In most Catholic communities, “discernment” is a buzz word. Normally when I hear this word, my mind automatically connects it with another word: vocation. To be honest, this word used to frighten me. Every time I would hear the word at Mass or at another gathering, anxiety would soon follow. The following thoughts would stream through my mind: “They’re not talking to me, they can’t possibly be talking to me. Just relax, they’re not singling you out. Deep breaths, you don’t need to panic. Just trust.” Looking back this reaction is kind of amusing, but at the time, I grew to despise the words “discernment” and “vocation.”
Every so often today I still revert back to the old fears, but for the most part, I am now able to hear these two words and to use them in conversation. It took a lot of therapy, but I’m now fully rehabilitated from the trauma.
My point in bringing up this topic is not actually to talk about religious vocations. Hear me out….
In Mark 7, the Lord exhorts us to cultivate a spirit of discernment in our lives. In the beginning of this chapter, Jesus reprimands the Pharisees for being consumed with following human precepts over the divine.
The message about discernment here is specifically focused on discerning the difference between human and divine precepts. Jesus says to the Pharisees, “You disregard God’s commandment but cling to human tradition.” The Lord is not criticizing the dedication of the Pharisees, but rather, their exclusive focus on the laws and human traditions. It’s almost as if they have stopped discerning the voice of God. They have stopped listening to what God wants because they think they already have it figured out.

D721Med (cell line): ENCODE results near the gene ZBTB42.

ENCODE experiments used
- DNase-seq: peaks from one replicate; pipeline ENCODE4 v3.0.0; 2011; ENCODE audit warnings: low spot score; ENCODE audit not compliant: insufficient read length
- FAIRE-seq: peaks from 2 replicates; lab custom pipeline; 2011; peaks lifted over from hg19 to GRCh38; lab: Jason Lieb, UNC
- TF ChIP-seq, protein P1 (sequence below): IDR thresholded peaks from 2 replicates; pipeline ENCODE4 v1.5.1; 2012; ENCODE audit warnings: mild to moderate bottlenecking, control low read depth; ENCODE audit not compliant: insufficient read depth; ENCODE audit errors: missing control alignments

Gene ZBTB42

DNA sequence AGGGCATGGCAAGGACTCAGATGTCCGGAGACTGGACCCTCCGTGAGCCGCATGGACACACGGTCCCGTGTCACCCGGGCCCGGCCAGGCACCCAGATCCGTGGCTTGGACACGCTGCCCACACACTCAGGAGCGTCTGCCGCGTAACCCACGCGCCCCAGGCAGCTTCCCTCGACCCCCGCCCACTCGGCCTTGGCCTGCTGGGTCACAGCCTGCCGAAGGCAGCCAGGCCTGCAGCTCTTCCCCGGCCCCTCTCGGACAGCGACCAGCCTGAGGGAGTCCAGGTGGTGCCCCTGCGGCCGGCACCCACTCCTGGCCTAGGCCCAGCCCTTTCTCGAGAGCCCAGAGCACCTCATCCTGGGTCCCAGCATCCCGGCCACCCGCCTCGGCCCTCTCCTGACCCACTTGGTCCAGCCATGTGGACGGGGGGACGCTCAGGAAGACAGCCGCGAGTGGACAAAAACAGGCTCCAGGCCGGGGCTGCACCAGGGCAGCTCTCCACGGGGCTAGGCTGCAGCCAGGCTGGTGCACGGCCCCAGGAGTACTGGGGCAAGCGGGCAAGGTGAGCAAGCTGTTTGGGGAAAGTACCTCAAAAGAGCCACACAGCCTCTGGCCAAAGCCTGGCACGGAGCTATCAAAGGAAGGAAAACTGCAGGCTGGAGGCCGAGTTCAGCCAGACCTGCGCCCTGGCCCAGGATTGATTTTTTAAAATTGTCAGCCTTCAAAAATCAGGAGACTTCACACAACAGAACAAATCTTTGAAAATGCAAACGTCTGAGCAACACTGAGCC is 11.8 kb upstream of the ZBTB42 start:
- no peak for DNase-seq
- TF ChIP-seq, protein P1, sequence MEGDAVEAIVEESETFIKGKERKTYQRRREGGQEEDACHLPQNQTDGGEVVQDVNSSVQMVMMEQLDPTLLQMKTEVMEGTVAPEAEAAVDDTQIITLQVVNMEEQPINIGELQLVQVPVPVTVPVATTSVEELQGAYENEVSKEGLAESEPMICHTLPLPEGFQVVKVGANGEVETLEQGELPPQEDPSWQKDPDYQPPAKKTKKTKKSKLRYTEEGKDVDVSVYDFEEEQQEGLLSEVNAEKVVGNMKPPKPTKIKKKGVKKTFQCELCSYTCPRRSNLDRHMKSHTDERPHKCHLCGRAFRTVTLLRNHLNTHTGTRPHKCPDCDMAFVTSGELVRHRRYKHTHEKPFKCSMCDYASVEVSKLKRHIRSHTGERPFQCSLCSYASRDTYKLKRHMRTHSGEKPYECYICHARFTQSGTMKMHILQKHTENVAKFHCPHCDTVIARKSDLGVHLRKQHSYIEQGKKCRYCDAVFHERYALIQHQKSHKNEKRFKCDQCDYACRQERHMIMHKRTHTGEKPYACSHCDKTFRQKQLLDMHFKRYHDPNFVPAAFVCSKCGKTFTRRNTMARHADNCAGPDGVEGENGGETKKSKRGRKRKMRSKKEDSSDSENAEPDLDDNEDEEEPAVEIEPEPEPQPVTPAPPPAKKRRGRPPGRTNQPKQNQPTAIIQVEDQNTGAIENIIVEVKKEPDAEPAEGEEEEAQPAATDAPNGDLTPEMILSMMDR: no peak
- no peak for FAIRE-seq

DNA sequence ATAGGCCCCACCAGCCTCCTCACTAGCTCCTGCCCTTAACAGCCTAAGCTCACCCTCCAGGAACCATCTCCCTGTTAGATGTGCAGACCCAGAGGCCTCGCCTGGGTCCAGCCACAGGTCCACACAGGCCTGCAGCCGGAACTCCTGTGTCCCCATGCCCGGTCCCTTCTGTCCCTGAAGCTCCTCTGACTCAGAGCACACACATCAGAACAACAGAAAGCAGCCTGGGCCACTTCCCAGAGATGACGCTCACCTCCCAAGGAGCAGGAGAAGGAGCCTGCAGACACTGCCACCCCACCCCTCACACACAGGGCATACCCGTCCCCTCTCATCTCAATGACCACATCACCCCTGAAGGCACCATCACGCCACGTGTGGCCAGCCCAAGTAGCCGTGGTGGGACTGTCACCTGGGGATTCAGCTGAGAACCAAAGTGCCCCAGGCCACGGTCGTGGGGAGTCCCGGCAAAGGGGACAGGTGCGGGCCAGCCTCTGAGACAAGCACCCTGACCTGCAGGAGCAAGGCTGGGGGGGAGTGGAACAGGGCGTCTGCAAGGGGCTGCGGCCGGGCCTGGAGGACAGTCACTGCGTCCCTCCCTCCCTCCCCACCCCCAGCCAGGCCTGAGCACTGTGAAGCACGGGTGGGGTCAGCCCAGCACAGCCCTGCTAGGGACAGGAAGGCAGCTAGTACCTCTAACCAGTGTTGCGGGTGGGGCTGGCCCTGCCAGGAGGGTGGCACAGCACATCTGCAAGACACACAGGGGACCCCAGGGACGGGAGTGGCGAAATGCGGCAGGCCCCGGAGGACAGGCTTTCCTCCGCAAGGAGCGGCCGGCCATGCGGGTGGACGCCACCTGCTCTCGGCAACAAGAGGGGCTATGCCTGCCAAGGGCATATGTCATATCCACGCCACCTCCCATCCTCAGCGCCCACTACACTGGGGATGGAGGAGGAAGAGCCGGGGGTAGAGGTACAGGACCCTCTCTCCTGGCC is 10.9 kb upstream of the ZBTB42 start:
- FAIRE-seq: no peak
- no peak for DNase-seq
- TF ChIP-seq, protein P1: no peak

Part of my “rehabilitation” with regards to the word discernment had to do with learning that the word “discernment “is not solely linked to the words “religious vocation.” Discernment is an important and essential aspect of the Christian life. No matter our calling in life, we each need to learn to listen more closely to the voice of the Lord and to decide what He is calling us to do.
In the spiritual life there needs to be a constant discernment of whether we are doing what the Lord wants us to do or whether we are following what we want to do (because, like the Pharisees, we might think we have God figured out). To be fair, what God wants and what we want are not always in opposition to one another. The deeper we go with the Lord, the more the two come together. However, in our human weakness we are prone thinking that we have it all figured out. We can never escape that initial sin in the Garden, when Adam and Eve grasped at what they wanted.
The call of the Gospels is essentially a call to a deeper relationship with the Lord. Our lives are a process of constant discernment and constant listening. The more fully we submit to the Lord’s will, trusting that He wants all that is good for us, the more deeply we are able to discern where we are being led in life. It is in the silence that we can hear the small still voice of the Lord directing us to along the path to eternal joy and fulfillment!
May God be praised!